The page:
House price growth in cities “outpaces” increases in surrounding areas

Cities drove home price growth this year, leaving suburbs behind, according to research.

Since the beginning of the year, as people have gradually moved back to the office, property prices in British cities have generally risen by 9.2%, compared to the average growth of 7.9% in surrounding areas, Halifax said.

Andrew Asaam, Halifax’s director of mortgages, said the trend of people seeking greener spaces to move to, which was seen at the start of the coronavirus pandemic, has remained.

He said: “This trend has not completely disappeared this year, as the growth in house prices in these areas has remained strong.

“But as daily life began to return to normal for many, the opportunity to live in cities became more attractive again, increasing demand.

“There is evidence of this in locations across the country, with property price inflation in most cities outpacing increases in surrounding areas.

“Clearly the economic environment has changed considerably in recent months, with the likelihood of more significant downward pressure on house prices as the cost of living squeeze and rising financing costs constrain demand.

“The extent to which these trends will continue to shape the housing market is therefore uncertain.”

Newcastle is among cities bucking the general trend, with house prices rising fastest in surrounding areas this year (Owen Humphreys / PA)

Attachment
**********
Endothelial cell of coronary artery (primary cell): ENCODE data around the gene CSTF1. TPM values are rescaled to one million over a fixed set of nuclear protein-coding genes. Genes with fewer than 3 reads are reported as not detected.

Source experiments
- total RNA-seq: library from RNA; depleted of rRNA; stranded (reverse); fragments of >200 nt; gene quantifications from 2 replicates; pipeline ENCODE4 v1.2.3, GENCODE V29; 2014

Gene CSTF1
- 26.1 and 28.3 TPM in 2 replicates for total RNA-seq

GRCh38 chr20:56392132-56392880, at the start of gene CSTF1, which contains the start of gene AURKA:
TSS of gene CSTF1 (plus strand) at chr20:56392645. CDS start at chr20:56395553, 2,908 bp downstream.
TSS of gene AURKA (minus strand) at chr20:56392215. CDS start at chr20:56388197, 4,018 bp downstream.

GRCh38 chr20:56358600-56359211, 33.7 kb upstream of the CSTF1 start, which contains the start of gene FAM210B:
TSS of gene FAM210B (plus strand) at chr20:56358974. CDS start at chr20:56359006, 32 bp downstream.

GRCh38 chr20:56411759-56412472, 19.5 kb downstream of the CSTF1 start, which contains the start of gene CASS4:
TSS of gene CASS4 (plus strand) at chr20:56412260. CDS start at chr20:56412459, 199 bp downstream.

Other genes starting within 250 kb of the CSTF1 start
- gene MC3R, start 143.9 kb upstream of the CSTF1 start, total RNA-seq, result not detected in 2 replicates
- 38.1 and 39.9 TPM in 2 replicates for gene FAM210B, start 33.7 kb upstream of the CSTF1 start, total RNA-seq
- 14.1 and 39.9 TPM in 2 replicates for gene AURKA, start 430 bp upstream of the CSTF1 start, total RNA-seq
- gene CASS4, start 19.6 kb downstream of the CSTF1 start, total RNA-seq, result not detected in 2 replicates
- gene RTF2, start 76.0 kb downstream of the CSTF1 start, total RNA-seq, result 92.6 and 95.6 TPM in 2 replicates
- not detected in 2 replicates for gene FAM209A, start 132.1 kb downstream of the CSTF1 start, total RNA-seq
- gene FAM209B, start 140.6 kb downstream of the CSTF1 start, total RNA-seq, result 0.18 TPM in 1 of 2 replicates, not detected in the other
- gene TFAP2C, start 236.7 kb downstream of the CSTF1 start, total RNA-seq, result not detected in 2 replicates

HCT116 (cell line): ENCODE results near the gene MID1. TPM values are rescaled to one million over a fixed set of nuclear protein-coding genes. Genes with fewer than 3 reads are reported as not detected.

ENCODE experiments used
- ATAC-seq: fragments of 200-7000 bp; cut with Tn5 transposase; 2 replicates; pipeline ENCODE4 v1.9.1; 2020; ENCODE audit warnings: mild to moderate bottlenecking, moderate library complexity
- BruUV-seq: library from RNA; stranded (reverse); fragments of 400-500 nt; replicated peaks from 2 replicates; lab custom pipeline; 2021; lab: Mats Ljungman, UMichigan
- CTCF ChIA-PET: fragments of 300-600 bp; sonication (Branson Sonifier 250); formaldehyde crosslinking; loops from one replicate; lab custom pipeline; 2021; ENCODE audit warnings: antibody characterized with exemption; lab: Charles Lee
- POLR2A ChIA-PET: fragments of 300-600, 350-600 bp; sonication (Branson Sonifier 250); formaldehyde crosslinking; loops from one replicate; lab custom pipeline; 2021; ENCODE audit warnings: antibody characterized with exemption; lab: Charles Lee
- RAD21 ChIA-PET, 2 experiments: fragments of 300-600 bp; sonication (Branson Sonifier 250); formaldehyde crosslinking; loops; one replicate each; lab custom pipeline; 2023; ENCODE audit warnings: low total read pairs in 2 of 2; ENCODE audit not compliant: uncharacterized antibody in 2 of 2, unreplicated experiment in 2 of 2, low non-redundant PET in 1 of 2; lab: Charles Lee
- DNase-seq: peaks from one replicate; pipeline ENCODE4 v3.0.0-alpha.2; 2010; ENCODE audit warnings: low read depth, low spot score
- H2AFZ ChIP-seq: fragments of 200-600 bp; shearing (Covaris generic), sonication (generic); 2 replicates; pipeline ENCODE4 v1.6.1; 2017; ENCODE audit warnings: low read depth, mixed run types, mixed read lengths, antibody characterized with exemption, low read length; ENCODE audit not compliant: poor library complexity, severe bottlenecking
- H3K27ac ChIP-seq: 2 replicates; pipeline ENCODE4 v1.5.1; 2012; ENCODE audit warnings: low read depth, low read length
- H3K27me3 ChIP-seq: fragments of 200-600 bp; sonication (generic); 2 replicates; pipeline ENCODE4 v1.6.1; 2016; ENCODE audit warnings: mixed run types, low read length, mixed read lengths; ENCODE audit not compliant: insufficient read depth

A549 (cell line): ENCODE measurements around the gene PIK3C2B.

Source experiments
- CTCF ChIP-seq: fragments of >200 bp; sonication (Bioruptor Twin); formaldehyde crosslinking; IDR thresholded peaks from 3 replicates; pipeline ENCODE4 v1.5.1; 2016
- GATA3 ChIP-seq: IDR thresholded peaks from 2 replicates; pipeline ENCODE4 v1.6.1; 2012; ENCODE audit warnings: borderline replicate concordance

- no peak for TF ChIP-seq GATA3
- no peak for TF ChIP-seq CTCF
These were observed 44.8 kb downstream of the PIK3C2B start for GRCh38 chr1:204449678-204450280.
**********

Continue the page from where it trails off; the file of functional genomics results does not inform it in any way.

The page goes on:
But some places are bucking the trend. In the surrounding areas of Birmingham, house prices have risen faster in percentage terms than in the city itself. This is reflected in places like Walsall, which has seen property price inflation of 16.4% this year so far, according to Halifax.

And in the north-east of England, Newcastle, Sunderland and Middlesbrough have experienced weaker house price growth this year than their surrounding areas.

Here are the average house prices in January 2022, followed by September 2022, the percentage increase and the average growth in surrounding areas (the areas of local government that directly surround cities), according to Halifax:

– Birmingham, £ 205.712, £ 223.362, 8.6%, 9.4%

– Bristol, £ 293,330, £ 320,067, 9.1%, 9.0%

– Cardiff, £ 235,084, £ 250,566, 6.6%, 7.0%

– Derby, £ 180,265, £ 202,994, 12.6%, 10.7%

– Edinburgh, £ 245.107, £ 276.831, 12.9%, 6.1%

– Exeter, £ 263,827, £ 294,183, 11.5%, 7.6%

– Glasgow, £ 159,770, £ 173,331, 8.5%, 4.6%

– Leeds, £ 199,728, £ 226,923, 13.6%, 9.8%

– Leicester, £ 206,170, £ 227,251, 10.2%, 9.1%

– Liverpool, £ 158,599, £ 172,636, 8.9%, 7.2%

– Manchester, £ 205,254, £ 228,806, 11.5%, 6.6%

– Middlesbrough, £ 146,612, £ 143,369, minus 2.2%, 7.8%

– Newcastle, £ 171,151, £ 182,163, 6.4%, 9.3%

– Norwich, £ 209,662, £ 224,025, 6.9%, 2.5%

– Nottingham, £ 183,866, £ 199,467, 8.5%, 9.1%

– Portsmouth, £ 225,696, £ 242,945, 7.6%, 10.4%

– Plymouth, £ 187,200, £ 192,623, 2.9%, 7.0%

– Sheffield, £ 192,090, £ 228,353, 18.9%, 9.7%

– Southampton, £ 207,000, £ 240,459, 16.2%, 7.0%

– Sunderland, £ 131,158, £ 138,088, 5.3%, 10.9%

– London (inner London versus outer London districts were used for comparison), £ 573,559, £ 612,582, 6.8%, 4.6%.

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